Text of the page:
WEST Australian sheep farmer Bindi Murray was horrified by footage of sheep being brutally slaughtered in Karachi.
But she retains confidence in Australian animal trade welfare regulations and will keep selling her stock for export to the Middle East, The Australian reports.
The recently-named Young Farmer of the Year and the state's peak farming body yesterday both defended the Exporter Supply Chain Assurance System, saying it was impossible to guarantee what occurred in other countries.
More than 21,000 Australian sheep were culled on the orders of Pakistan's Sindh provincial government, which said they were diseased despite independent tests showing they were fit for human consumption.
The sheep had been rejected by Bahrain on the basis they had common scabby mouth disease and were then bought by Pakistani importer and meat processor PK Livestock.
In a grim assessment, WA Farmers president Dale Park said yesterday: "Until we have the next disaster, we still have an industry." Sheep prices plummeted after they were rejected by Bahrain and the first round of culling in Karachi in September, leaving many WA sheep farmers under financial strain.
Ms Murray, who runs a sheep farm with her husband Hamish at Woodanilling, 250km southeast of Perth, said graphic footage of the first cull shown on Monday on the ABC's Four Corners program had been particularly hard to watch.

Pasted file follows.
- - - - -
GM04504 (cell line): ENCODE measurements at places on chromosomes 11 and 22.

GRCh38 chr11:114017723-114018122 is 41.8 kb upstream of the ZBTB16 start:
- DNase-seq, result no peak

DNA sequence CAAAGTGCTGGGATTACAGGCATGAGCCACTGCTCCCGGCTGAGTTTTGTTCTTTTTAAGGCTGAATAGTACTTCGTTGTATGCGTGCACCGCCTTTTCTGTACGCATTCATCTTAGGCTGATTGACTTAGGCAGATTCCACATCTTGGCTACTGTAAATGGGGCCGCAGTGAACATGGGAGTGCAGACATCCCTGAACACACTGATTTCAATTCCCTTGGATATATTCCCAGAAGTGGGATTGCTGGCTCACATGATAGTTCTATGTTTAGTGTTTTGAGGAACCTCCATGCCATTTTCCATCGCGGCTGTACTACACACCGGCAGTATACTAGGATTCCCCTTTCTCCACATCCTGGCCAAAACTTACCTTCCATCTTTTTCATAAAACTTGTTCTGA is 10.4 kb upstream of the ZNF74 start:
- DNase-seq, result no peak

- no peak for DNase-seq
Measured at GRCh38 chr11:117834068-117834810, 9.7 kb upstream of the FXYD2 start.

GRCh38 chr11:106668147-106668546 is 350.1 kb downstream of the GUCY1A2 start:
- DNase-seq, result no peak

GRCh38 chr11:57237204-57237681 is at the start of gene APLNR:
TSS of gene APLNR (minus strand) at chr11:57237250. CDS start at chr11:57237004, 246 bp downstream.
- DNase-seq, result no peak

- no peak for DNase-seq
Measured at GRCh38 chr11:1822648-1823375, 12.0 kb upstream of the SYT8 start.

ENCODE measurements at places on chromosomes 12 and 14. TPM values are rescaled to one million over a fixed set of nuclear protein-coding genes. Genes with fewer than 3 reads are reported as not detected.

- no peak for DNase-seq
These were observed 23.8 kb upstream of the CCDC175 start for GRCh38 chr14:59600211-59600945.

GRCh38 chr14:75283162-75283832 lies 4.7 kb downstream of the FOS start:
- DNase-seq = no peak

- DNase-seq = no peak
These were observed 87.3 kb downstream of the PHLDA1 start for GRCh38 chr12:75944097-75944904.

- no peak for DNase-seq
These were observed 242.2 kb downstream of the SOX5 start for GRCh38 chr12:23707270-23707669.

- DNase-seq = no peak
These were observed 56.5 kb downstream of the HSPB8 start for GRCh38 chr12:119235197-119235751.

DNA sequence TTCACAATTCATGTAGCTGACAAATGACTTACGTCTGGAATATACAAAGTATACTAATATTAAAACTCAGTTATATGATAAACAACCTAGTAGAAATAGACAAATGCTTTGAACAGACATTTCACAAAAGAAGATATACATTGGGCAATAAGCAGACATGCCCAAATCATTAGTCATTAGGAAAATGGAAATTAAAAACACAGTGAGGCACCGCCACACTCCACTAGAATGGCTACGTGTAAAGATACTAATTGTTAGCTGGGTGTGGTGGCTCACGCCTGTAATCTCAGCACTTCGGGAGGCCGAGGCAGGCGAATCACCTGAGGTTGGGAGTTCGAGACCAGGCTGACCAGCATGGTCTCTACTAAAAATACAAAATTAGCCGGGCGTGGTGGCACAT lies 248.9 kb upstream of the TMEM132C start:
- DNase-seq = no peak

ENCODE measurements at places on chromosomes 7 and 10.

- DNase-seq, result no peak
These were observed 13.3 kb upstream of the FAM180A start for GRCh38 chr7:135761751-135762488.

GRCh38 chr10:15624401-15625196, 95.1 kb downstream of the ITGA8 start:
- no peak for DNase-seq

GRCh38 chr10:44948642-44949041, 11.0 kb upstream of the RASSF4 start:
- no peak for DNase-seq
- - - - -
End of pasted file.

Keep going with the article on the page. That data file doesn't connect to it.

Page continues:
"That was horrible," she said.
But she thought it was an "exceptional circumstance" and maintained her faith in the ESCAS. "I'm confident in the ESCAS system," Ms Murray said. "We need to take this situation for what it is: basically, a local government in one region hijacking sheep. It was done at gunpoint."
She supported the ban by the industry on exports to Bahrain and Pakistan. "My personal feelings are that specifically with Pakistan we need to get to the point where we are confident situations like that are not going to occur before we even consider reopening the trade," Ms Murray said.
Mr Murray said people needed to understand how important the live export trade was to WA farmers. He said there were still four or five Middle Eastern countries which wanted Australian sheep and the industry would survive.
The sheep's exporter, Fremantle-based Wellard Rural Exports, did not respond to request for comment.
Read more on The Australian.